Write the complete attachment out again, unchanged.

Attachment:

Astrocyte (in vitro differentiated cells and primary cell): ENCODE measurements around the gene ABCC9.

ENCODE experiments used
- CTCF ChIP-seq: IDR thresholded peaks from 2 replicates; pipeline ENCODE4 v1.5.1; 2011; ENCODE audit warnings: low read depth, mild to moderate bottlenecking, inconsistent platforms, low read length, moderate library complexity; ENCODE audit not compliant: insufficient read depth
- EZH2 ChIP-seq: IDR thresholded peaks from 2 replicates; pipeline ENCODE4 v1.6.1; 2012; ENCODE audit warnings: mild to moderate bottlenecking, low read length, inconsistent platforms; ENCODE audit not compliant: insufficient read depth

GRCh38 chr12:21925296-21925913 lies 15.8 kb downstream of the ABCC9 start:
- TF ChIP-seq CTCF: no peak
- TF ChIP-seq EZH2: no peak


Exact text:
Astrocyte (in vitro differentiated cells and primary cell): ENCODE measurements around the gene ABCC9.

ENCODE experiments used
- CTCF ChIP-seq: IDR thresholded peaks from 2 replicates; pipeline ENCODE4 v1.5.1; 2011; ENCODE audit warnings: low read depth, mild to moderate bottlenecking, inconsistent platforms, low read length, moderate library complexity; ENCODE audit not compliant: insufficient read depth
- EZH2 ChIP-seq: IDR thresholded peaks from 2 replicates; pipeline ENCODE4 v1.6.1; 2012; ENCODE audit warnings: mild to moderate bottlenecking, low read length, inconsistent platforms; ENCODE audit not compliant: insufficient read depth

GRCh38 chr12:21925296-21925913 lies 15.8 kb downstream of the ABCC9 start:
- TF ChIP-seq CTCF: no peak
- TF ChIP-seq EZH2: no peak